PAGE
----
And there’s Aiden.


There’s Aiden.


Aiden O’Malley sits on the back stoop in the same-old brown sweater with a pack of Redwoods face down on the concrete. He’s biting his nails, cocks his head to see you approach and then nods. Goes back to it.


Derrick goes “Hey.


Aiden exhales and replies “Dia duit.


“Not with Julia, are you?”


And Aiden laughs and says “Evidently not, am I? Yeah, she’s off. Uptown, she said.”


“And you ain’t gone off with her?”


Bad dose a’ the... er, me head. Slept like a rock, can’t think, can’t drink, she had sh*t to do. So y’know. Just kinda’ f*ckin’ faffin’ about now. Knackered to f*ck. You off?”




“Where to?”


“Bucky’s kinda-” breathes, “f*cked off. So I was gonna head down to the Garden and see what’s what.”






“You mind I tag along? Talk to Allie.”


And Derrick shrugs and says “I don’t mind.


“You walkin’?”


“My car’s back at my place. No way on the subway. And, I mean, why not? So yeah, was gonna stretch my legs. Only a half hour or so anyways. She took your car?”


“It’s our car. Gettin’ the messages or that, I dunno. I’d like to.


“Like to get the messages?”


Aiden laughs, puts out the cigarette, and says “No. C’mon, then. Let’s stretch the legs, eh.


Walk to the Beer Garden.


It’s only a couple blocks away.


“Thinkin’ the air might do good for me head or what-have-ye. Bitin’ off heads and that for nothing- ‘sa f*ckin’ migraine or something is what it is, maybe.


“The air’s good for it.”


And seein’ everyone too, maybe. The old crowd. How’s was the thing with them Italians, were it?”


“Were it some f*ckin’ sh*t, Aiden. Weren’t it just.”


“You do sh*te for’em and it’s never even any fun. And you’d think the dopes’d be good conversationalists, make up for the f*ckin’ pin heads. No noggin’ f*ckin’ nothin’s.


“We ain’t made you tag along.”


Oh, but you will.”


“You didn’t wanna be there for this one, Aiden.”


“What? Guinea sh*t on the walls you had to clean up?


“Something like that.”


“Howya’ mean?”


Well, think of it this way. I’m in the car with Buck away from the bar and we’re sayin’ the exact same sh*t. The bar is in Hedgebury, and we gotta cross Broker. And meanwhile we got- it doesn’t even matter.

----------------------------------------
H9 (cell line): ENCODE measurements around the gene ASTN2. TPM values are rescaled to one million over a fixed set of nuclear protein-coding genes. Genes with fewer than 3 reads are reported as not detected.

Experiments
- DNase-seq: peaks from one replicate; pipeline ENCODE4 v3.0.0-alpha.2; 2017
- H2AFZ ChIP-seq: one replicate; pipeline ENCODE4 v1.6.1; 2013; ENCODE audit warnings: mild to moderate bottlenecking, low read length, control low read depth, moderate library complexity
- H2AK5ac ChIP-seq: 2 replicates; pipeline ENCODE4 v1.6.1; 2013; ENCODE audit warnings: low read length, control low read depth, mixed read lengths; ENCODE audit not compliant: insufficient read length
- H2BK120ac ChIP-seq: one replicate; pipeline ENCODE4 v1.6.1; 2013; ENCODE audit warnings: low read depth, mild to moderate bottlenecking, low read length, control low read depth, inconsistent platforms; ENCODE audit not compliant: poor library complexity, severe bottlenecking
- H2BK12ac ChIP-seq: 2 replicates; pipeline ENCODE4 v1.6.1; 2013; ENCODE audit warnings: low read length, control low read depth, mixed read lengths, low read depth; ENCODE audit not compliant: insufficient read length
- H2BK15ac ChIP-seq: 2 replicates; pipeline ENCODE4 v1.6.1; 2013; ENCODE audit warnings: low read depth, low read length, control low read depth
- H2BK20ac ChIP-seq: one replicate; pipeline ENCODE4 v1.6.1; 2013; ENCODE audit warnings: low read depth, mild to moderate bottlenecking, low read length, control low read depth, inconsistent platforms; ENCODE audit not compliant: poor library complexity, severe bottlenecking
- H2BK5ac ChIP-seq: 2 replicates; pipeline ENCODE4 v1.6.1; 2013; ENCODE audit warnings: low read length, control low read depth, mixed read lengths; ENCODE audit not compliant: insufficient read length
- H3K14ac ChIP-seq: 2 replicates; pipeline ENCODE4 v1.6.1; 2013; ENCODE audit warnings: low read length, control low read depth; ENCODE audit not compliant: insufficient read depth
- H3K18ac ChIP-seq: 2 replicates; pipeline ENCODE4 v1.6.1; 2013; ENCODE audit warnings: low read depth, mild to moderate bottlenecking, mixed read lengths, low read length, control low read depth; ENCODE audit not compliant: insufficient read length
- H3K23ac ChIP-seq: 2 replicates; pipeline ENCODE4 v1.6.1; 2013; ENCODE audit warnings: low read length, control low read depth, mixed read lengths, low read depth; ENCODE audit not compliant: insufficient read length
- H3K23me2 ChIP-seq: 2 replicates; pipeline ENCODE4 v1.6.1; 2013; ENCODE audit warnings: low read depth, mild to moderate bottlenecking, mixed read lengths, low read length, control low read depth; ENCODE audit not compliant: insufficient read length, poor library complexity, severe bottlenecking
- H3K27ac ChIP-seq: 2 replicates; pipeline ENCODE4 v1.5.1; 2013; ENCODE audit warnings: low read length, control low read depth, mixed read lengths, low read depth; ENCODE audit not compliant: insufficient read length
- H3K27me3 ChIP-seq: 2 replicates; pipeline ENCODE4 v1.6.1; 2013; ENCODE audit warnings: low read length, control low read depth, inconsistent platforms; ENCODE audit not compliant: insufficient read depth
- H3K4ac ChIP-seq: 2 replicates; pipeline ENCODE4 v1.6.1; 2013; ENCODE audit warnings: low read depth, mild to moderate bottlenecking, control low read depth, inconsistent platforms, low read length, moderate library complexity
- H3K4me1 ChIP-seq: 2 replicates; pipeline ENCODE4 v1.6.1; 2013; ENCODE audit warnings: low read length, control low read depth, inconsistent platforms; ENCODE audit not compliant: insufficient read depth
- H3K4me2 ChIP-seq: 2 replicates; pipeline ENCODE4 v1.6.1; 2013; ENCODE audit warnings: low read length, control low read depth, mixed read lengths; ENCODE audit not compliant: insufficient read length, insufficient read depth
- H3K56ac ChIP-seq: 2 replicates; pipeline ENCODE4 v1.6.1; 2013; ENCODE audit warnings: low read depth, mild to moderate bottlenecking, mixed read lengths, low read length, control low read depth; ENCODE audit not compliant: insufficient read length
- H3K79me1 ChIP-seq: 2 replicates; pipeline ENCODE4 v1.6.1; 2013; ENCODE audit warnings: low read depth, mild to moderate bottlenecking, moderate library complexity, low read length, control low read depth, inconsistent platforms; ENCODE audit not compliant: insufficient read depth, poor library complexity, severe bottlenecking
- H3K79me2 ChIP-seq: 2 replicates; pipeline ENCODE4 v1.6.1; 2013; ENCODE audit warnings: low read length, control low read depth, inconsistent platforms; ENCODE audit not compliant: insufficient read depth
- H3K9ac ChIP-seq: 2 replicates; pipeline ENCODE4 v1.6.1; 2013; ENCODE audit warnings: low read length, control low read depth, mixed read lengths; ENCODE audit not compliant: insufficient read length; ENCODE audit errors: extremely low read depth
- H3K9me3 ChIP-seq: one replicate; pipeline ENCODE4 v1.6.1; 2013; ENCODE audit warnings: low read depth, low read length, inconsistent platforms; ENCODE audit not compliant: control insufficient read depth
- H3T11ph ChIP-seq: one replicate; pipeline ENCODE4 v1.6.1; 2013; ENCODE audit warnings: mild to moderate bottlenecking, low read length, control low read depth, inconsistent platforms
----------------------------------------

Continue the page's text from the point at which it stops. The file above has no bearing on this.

“Cross town for what?”


Again. Y’dunno the half. And all the while all me and Bucky can say is - these f*ckin’ wops aren’t good for nothin’. They ain’t good for talkin’, ain’t good for payin’, and they ain’t no good for a f*cking shooting neither. So what are they good for?”


What - some f*ckin’ imbeciles ruling the roost,” Aiden goes, “never put no work into it, inherited it all from their fathers and their grandfathers, and… y’want independence? Is that it?”




“Yeah. Ha. Thought I weren’t goin’ there, did ye?”


“And here I was thinkin’ it was big men in high towers sh*tting on the poor and f*cking needy.


“And here you thought a lot of things. Here you thought part of it. Julia’s good,” subject change is like a f*cking whip crack, “Real good.


“Saw your car gone out the front, thought you’d gone with.”




“Again what?”


Our f*cking car, Derrick. Our car.”


You pause at a crosswalk, taxis to and fro. It’s spring, cool-breeze spring. Aiden pulls his jacket closer.


“Yeah, our lemon, more like.”


Gets a guffaw. “Yeh, there’s a reason they’re callin’ it the Malaise era, believe it or not. These gas guzzlers. Domestic policy. Grand load a’ bollocks, that is. Reckon the thing would catch fire if you let it idle in the sun to boot.”


“Sign of the times, Aiden.”


He just scoffs.


Where are you in little old Steinway? You’re on Ticonderoga now, skip the half-hour it is to them and is in real life and cut it up into a gameplay sized jaunt: it’s townhouses, it’s half-urban suburb, it’s Dukes. Mighty fine. Ghetto-yellow license plates on boxcar American models putting between narrow residential streets. Little nooks and crannies, little alleyways, little chain-links at about knee height tangled in between the grass. It’s housing intercut with little side-streets for parking looping around entire blocks. Spray-paint on the sidewalk and a broken window gone unfixed and newspapers out on the front patio and some old f*ck on a folding chair in his bathrobe smoking cigars.


Is the J pleased, then?


Derrick’ll hesitate, “Not too sure. Maybe he’ll be around.


“With this whole thing of his I’m hoping-the-f*ck he’s pleased with himself, get that at least if the boys are doin’ nixers for f*cking gobsh*tef*ckingnothingdonteven--


“Spare me.”


Sighs, “Sorry.


“Don’t need you giving me sh*t and then going down and getting sh*t from him.”


“And you let him?”


If I want a paycheck, Aiden, yeah. I let him grab me by the f*cking ear. And you got no right to talk about me and my f*cking da besides.”


Aiden shrugs. “Maybe so.”


Steinway Beer Garden looms.